Sin tax not the answer
FINANCE Minister II Datuk Seri Ahmad Husni Hanadzlah said that the government is mulling over a possible reduction of corporate and individual taxes to reduce the burden on businessmen and the people in view of the global downturn. It is with a certain amount of trepidation that we see the increase of tax every year on booze and cigarettes – the so called “sin” tax. But do such increases in tax reduce the consumption of alcohol and cigarettes? Not so. Many people smoke and drink to “unwind”. There are psychologically stressed out folk out there who are addicted to these practices. They smoke and drink not because it is relatively cheap but because they are hooked. If the taxes are increased, they will not stop or cut down. The crucial point is that increased prices will impact negatively on their standard of living. They will be less able to feed, clothe and house themselves. Increasing taxes on booze and cigarettes will also encourage smuggling of these goods. It is an open secret that smuggled goods are flooding the market beyond the capacity of our enforcement authorities to curb. When I was in the armed forces during the Indonesian Confrontation, we were more or less “encouraged” to smoke and drink by our peers to “soothe our nerves” in between fighting the enemy. (I personally did not subscribe to this view.) Many got addicted and continued the habit on leaving the army. The government has made booze and cigarettes cheaper in the army. But if the government now wants to put the brakes on those in “civvy street” by increasing prices, it just will not produce the desired results. If fast foods are the cause of obesity, is it fair on us to call upon the government to consider increasing the tax on fast foods to curb obesity? Dr A. Soorian Seremban

Bus firms must deliver
THE government has acted fairly to bus and taxi operators by agreeing to their protracted demand for a fare increase. Now that the fares are increased, it should be the unfailing responsibility of RapidKL, the leading bus operator in the Klang Valley to make sure that its buses run on schedule. For this to happen and to fulfil the commuters’ need, it must display the schedule at bus stops and strictly follow it. And more importantly, bus routes that are being serviced by only one bus, giving shortage of buses as an excuse, must be increased to two or three as may be necessary. The enforcement agency responsible for ensuring the efficient running of bus services must not neglect its duty to monitor and carry out regular checks at bus terminals to ensure buses run on schedule and take prompt action when necessary. This is very important and should not be left to the bus operators to handle. Without these measures in place, there is every likelihood for the system to go back to square one much to the detriment of our commuters. S. Ragunathan Petaling Jaya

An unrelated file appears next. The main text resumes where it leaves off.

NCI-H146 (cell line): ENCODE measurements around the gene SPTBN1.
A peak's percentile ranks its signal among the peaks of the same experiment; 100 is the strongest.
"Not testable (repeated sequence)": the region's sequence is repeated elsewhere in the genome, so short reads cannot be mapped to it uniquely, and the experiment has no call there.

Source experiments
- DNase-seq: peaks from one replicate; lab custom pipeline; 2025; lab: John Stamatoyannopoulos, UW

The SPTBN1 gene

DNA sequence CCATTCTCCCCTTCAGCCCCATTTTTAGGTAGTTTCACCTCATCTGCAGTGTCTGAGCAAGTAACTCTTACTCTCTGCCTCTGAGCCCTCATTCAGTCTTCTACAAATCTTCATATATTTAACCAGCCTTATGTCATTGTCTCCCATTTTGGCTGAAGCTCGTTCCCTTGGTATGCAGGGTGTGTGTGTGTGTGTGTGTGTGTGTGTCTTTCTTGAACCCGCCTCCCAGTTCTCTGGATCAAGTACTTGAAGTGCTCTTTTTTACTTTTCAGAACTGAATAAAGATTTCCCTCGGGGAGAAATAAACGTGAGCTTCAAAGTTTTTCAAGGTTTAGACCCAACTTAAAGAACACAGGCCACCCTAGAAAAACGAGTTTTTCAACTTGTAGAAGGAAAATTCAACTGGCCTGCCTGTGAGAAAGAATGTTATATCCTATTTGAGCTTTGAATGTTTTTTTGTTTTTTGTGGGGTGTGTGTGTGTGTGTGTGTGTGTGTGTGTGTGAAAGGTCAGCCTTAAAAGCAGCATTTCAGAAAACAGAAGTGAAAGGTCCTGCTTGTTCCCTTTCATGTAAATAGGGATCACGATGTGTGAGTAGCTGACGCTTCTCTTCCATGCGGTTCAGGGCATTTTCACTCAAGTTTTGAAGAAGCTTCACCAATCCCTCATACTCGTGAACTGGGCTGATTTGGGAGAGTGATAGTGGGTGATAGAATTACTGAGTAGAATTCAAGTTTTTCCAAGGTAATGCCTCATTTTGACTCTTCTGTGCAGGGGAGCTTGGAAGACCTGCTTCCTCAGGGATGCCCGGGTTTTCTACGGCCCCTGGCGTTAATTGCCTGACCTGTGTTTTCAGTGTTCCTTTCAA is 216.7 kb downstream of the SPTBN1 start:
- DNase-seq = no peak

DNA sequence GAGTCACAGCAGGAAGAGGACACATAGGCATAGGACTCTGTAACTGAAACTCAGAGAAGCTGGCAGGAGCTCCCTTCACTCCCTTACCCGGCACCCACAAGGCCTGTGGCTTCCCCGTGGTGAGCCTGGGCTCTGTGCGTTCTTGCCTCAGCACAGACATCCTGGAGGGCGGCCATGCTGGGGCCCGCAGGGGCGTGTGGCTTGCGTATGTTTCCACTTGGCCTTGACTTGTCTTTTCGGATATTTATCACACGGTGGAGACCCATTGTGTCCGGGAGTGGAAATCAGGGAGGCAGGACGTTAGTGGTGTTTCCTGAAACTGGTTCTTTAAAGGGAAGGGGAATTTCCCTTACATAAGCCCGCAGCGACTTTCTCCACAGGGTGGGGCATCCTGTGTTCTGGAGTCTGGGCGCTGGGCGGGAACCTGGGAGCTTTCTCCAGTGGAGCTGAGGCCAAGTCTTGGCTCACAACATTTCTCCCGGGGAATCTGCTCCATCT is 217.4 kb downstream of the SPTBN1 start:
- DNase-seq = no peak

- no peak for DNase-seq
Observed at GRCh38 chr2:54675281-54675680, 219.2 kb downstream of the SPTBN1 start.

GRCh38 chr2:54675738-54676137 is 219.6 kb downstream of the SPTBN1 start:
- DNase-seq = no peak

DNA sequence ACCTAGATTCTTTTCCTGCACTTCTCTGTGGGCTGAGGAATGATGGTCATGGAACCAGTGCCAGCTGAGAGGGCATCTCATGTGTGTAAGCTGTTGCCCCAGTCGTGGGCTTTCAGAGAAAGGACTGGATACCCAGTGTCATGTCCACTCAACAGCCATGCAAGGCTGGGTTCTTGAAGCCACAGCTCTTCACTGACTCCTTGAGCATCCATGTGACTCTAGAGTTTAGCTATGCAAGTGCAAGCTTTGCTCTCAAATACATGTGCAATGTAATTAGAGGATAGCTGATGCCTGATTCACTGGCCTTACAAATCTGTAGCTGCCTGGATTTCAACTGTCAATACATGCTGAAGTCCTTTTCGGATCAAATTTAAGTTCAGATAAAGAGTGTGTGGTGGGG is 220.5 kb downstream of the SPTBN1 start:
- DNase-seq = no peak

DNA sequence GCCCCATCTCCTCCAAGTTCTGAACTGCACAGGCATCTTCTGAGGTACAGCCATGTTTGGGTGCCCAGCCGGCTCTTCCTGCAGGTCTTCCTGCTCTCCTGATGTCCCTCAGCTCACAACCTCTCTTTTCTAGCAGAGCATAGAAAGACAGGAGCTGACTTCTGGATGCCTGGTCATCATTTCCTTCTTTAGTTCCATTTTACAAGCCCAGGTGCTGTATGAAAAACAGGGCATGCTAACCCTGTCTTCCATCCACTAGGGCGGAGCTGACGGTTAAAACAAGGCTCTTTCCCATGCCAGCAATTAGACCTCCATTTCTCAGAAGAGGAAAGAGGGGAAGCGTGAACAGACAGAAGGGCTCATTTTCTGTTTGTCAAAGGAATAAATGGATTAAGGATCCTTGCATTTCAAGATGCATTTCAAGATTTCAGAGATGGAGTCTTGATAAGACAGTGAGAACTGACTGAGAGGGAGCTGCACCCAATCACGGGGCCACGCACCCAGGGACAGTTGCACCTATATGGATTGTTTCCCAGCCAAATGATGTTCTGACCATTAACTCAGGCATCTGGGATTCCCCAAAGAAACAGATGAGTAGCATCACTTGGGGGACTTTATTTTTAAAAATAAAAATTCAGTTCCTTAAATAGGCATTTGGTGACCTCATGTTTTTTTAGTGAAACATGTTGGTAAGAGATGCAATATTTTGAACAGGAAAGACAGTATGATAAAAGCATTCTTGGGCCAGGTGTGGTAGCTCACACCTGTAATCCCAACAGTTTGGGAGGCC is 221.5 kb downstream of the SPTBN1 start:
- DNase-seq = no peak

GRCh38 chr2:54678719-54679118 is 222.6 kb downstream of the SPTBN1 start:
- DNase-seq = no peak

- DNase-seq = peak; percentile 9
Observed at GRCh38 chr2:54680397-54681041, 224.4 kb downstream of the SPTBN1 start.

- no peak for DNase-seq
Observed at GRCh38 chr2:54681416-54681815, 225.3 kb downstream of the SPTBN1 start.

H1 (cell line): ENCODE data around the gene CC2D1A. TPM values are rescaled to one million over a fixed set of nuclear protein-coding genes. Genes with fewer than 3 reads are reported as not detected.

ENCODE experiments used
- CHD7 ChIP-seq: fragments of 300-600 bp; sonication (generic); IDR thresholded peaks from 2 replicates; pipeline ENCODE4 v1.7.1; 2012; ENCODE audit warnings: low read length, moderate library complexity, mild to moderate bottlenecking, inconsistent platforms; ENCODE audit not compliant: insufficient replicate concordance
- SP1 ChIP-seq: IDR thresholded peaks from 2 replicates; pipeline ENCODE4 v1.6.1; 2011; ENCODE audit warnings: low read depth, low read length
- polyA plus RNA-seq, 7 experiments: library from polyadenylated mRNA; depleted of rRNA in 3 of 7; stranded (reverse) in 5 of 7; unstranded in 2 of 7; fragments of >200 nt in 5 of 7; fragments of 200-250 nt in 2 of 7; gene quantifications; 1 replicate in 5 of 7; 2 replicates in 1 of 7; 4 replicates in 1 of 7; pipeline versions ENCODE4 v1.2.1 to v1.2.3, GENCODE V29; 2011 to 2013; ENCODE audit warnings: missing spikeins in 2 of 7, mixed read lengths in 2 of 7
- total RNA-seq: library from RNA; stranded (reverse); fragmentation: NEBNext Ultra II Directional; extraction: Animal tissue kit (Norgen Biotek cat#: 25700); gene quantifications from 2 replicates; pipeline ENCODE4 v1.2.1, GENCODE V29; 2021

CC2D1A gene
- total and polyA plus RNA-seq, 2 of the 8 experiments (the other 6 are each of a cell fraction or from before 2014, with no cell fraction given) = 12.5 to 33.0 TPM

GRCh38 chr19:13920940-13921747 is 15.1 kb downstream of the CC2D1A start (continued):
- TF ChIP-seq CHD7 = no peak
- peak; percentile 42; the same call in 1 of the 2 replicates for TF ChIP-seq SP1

A truly corruption free mentri besar
READING the letter from Halimah Mohd Said, “Long road to religious understanding” (July 28), which described briefly a part of the life and times of Dr Mohd Said Mohamed, past mentri besar of Negri Sembilan, reminded me of a conversation a few of us had with Dr Tan Chee Khoon sometime in the early seventies. At that time Chee Khoon was a respected and distinguished member of our parliamentary opposition. When our discussion moved to the subject of corruption in government, I asked Chee Khoon whether there were any BN mentris besar or chief ministers who, in his opinion, are corruption free. Without hesitation he replied that to his knowledge and opinion there was none. However, also without hesitation and any second thoughts, he told us that to his knowledge and in his opinion, the previous mentri besar of Negri Sembilan, Dr Mohd Said Mohamed, was the only BN mentri besar, past and present at that time, who was 100% corruption free. I believe Dr Mohd Said was mentri besar until 1969. CH Ong Via email